Our faith as Christians is that just as God raised up dead, so will He raise up us from the dead. And that just as all that Jesus had done in the days of His flesh seemed on Easter Saturday to be buried in final failure and oblivion, yet was by God’s power raised to new life and power again, so all the faithful labor of God’s servants which time seems to bury in the dust of failure, will be raised up, will be found to be there, transfigured, in the new Kingdom. Every faithful act of service, every honest labor to make the world a better place, which seemed to have been forever lost and forgotten in the rubble of history, will be seen on that day to have contributed to the perfect fellowship of God’s Kingdom. As Christ, who committed Himself to God and was faithful even when all ended in utter failure and rejection, was by God raised up so that all that He had done as found to be not lost, but alive and powerful, so all who have committed their work in faithfulness to God will be by Him raised up to share in the new age, and will find that their labor was not lost, but that it has found its place in the completed Kingdom.
What if education was primarily concerned with shaping our hopes and passions - our visions of “the good life” and not merely about the dissemination of data and information as inputs of our thinking? … What if education wasn’t first and foremost about what we know but about what we love?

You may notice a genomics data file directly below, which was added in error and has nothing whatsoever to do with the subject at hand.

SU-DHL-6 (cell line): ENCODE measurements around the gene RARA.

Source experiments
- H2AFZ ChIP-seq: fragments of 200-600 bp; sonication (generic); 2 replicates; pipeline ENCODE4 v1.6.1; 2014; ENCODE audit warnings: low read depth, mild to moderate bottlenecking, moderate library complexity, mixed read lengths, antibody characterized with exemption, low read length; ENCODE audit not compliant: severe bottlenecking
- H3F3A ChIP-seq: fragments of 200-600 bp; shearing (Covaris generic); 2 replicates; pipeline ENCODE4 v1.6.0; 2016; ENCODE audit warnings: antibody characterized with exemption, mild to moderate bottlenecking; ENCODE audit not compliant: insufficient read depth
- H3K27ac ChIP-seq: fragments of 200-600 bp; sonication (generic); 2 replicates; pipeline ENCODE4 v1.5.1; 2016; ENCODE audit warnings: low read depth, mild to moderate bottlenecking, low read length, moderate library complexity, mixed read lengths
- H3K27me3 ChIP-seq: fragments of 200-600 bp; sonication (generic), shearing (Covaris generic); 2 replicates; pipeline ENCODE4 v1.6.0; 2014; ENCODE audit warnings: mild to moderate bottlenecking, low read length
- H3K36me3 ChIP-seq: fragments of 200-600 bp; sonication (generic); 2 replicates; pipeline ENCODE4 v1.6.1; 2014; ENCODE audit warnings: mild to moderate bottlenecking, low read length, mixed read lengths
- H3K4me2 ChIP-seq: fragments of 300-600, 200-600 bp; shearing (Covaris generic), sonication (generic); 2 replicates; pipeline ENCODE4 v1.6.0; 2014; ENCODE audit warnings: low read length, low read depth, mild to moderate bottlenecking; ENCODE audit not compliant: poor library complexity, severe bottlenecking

True freedom is a gift of grace given by the one who is in fact Lord; that gift, freely given, can only be received in freedom. It follows that the church cannot bear witness to that gift unless there is freedom to refuse it. Yet the church must still bear witness that this is the only true freedom: to belong wholly to the one by whom the space of freedom is created, and whose service is perfect freedom.
The idea that there is no third way between agnostic pluralism and a despotic theocracy is another by-product of the split between a false objectivity and a false subjectivity. It is surely possible to envision, and therefore also obligatory to work for, a society that is pluralist in the sense that the scientific community is pluralist, a society that believes in the possibility of knowing the truth about human nature and destiny and that is committed to seeking further understanding. Within such a society the Christian Church would be free and would be in duty bound to put forth its belief with the fullest confidence into the public argument about all human affairs.